Hester Prynne In Scarlet Letter

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Hester: A Heroine? In “On The Scarlet Letter”, D.H. Lawrence has a critical view of Hester Prynne. He believes Hester is glorified and condemns Hawthorne for the dishonest depiction. In his opinion, the impact of Hester’s sin is impaired by the praise expressed in Hawthorne’s writing. D.H. Lawrence effectively conveys his opinion to the audience by using allusions to literature, a concise syntax, and a harsh tone. D.H. Lawrence’s allusions to literature help to prove Hester Prynne’s mortal sin. He compares Dimmesdale and Hester to moral people to make their characters look worse. He contrasts Dimmesdale to Natty Bumppo, who avoided seduction by Judith Hutter. Lawrence says, “At least the Sodom apple of sin didn’t fetch [Bumppo].” (Lawrence 8). He shames Hawthorne and criticizes the author by explaining that Bumppo was written better than Hawthorne’s preacher. Further, Lawrence also alludes to the story of Adam and Eve by comparing …show more content…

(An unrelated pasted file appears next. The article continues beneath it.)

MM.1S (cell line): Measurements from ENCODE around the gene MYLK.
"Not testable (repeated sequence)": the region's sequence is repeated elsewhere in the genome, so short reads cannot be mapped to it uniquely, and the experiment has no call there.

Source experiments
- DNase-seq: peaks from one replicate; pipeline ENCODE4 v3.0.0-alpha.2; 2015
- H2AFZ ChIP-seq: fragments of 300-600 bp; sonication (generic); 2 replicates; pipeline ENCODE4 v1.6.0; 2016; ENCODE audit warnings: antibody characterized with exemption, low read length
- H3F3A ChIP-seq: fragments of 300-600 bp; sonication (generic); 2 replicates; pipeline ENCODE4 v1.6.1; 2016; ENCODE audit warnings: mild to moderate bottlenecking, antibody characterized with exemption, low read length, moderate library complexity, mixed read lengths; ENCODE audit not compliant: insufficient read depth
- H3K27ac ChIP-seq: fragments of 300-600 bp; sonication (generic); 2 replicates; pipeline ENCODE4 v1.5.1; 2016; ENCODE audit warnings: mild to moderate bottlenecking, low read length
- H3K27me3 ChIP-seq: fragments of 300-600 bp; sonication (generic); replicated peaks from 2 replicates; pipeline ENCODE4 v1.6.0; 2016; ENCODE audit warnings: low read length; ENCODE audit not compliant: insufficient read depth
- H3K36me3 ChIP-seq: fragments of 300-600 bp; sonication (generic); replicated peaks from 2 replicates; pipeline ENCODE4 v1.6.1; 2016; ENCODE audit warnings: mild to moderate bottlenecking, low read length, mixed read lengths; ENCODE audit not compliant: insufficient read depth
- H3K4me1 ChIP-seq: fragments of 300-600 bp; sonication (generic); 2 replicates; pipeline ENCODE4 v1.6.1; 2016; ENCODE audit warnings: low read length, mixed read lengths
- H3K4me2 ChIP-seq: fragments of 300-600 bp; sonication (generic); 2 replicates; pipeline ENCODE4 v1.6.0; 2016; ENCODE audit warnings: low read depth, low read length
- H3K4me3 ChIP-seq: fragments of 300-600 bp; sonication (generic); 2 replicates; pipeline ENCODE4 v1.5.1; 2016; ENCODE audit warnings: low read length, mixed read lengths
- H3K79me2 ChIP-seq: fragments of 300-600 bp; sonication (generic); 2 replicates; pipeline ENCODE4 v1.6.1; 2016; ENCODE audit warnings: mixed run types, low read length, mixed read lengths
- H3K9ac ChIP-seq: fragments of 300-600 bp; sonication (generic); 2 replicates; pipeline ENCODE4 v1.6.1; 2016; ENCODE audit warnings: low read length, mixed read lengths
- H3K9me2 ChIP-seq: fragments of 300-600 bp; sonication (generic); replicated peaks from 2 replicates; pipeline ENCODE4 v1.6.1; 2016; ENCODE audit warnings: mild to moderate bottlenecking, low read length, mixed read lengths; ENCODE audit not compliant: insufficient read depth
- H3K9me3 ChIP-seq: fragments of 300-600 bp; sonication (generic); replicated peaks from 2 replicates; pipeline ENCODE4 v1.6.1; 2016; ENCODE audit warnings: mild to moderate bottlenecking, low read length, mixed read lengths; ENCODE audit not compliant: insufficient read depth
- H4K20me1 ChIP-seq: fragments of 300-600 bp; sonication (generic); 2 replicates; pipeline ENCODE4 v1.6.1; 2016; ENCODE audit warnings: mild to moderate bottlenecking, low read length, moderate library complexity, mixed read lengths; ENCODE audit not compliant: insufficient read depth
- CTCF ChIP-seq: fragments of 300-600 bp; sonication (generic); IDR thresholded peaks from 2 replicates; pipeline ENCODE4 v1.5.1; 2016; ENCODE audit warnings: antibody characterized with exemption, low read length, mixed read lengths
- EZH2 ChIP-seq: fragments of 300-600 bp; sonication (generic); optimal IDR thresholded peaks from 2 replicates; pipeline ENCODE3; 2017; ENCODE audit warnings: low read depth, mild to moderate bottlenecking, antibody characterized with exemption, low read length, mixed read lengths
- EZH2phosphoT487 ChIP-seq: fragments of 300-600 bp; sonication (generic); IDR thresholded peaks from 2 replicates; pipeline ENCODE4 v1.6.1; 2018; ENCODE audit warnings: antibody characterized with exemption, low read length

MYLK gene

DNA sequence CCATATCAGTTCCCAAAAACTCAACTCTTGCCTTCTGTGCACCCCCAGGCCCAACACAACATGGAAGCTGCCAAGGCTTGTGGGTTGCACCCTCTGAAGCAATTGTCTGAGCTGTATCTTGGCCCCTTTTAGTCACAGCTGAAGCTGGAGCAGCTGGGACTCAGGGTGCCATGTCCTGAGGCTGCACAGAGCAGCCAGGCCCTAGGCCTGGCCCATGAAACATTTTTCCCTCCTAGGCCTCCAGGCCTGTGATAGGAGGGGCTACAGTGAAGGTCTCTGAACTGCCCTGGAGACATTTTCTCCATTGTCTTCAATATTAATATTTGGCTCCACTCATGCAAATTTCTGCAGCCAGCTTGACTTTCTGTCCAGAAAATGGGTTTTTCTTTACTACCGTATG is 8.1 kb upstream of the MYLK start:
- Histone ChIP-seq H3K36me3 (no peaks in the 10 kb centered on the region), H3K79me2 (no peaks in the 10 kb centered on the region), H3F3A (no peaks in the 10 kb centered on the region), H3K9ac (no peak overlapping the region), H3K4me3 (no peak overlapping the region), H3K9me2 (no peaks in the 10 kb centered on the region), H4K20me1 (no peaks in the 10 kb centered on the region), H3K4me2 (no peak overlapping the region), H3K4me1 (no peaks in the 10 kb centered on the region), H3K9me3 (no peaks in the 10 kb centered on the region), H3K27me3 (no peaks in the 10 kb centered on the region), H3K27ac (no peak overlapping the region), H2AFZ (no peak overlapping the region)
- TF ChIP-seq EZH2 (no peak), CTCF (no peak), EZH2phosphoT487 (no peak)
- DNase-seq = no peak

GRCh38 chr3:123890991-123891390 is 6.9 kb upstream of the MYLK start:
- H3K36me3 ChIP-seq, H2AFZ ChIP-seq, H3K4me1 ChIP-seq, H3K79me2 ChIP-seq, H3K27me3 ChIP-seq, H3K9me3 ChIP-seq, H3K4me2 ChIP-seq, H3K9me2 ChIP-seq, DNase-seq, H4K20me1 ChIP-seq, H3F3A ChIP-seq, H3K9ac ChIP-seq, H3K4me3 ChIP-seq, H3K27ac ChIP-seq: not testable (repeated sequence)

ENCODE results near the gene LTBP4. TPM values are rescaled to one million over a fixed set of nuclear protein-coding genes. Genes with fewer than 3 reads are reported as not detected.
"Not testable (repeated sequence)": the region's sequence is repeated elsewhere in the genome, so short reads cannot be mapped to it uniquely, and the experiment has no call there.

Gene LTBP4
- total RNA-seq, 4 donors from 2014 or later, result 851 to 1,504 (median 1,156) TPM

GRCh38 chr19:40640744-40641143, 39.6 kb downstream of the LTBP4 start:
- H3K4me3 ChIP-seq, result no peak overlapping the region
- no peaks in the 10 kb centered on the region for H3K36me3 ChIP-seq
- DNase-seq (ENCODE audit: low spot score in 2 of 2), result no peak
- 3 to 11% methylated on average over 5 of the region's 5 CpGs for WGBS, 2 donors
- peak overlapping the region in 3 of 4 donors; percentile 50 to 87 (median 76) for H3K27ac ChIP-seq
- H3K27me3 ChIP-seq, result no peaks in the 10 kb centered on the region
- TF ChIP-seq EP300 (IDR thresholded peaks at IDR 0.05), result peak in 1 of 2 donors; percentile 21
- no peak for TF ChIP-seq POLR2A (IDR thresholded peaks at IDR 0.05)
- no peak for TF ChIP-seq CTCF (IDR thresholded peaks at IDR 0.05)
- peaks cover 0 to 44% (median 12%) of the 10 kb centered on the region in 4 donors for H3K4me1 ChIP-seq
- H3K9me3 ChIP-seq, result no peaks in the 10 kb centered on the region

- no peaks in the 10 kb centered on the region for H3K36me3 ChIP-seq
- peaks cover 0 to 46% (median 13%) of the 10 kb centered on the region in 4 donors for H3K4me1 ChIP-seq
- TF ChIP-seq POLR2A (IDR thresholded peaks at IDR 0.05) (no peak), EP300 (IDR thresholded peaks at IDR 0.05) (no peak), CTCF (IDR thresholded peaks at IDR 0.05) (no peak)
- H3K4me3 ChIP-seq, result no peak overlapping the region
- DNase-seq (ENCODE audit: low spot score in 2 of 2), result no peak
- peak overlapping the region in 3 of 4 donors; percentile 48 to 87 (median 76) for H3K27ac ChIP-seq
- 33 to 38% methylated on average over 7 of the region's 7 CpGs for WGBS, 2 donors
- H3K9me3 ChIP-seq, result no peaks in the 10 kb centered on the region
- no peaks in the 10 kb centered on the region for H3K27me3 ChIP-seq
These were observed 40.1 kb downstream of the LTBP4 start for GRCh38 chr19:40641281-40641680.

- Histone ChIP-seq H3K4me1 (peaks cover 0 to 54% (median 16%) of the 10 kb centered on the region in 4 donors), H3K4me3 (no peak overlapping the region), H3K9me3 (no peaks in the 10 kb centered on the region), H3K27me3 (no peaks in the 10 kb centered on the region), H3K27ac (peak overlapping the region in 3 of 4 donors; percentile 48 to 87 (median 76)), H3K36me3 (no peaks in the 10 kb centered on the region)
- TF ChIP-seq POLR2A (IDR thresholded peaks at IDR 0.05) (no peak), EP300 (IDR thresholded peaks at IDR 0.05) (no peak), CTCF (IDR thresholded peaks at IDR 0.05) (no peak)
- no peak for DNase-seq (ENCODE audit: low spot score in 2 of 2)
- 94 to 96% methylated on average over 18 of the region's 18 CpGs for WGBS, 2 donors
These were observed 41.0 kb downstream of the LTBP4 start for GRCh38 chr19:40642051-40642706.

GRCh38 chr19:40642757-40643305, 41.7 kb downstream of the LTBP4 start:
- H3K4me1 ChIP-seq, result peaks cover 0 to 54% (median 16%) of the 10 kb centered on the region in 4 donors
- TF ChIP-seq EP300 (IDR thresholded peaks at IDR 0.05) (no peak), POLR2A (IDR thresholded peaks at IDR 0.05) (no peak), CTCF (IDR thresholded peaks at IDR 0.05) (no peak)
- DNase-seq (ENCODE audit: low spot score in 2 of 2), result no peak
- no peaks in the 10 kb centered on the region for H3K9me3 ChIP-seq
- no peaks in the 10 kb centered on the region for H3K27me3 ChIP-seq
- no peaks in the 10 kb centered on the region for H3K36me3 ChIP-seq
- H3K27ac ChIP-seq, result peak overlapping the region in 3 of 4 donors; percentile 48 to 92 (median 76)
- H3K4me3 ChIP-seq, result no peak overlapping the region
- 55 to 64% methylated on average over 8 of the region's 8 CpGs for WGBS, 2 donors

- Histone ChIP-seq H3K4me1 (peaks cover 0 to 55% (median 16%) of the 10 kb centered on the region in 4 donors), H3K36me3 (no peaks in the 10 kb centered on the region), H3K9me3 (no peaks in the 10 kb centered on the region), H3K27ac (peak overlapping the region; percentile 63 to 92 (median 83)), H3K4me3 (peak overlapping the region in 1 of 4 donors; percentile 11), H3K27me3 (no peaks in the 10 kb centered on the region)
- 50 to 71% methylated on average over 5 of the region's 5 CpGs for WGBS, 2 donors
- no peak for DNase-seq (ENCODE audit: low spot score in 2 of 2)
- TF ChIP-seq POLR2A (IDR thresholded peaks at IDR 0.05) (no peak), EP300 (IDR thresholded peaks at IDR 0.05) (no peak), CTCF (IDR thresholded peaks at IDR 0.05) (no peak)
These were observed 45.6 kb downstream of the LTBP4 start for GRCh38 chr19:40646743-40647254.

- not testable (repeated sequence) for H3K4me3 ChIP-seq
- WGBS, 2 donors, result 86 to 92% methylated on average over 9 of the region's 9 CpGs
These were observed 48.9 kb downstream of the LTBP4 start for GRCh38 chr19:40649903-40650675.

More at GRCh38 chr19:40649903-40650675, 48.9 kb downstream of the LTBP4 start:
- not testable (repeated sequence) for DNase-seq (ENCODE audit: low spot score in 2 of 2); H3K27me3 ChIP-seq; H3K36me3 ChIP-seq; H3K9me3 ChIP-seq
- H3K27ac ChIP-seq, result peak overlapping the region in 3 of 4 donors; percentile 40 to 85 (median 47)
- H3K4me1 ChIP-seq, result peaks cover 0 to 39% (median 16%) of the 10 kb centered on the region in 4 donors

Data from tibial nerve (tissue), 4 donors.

Lawrence looks down on Hawthorne’s way of writing in The Scarlet Letter. When describing the victimization of Hester, he claims that eventually The Scarlet Letter “becomes a farce.”(Lawrence 23). He claims that Hester’s admirable portrayal is so absurd that it is funny. When he shows the audience that Hester really is the adulteress guilty of mortal sin, he is simultaneously discrediting Hawthorne’s writing by satirically explaining how unrealistic it is. To emphasize his belief that Hester is truly evil in her sin, he says, “Oh, Hester you are a demon. A man must be pure, just that you can seduce him to fall. Because the greatest thrill in life is to bring down the Sacred Saint with a flop into the mud.”(Lawrence 37). He addresses Hester like she’s immature and evil, which immediately removes her credibility to the reader. His passionate anger and powerful tone encourages the reader to believe his

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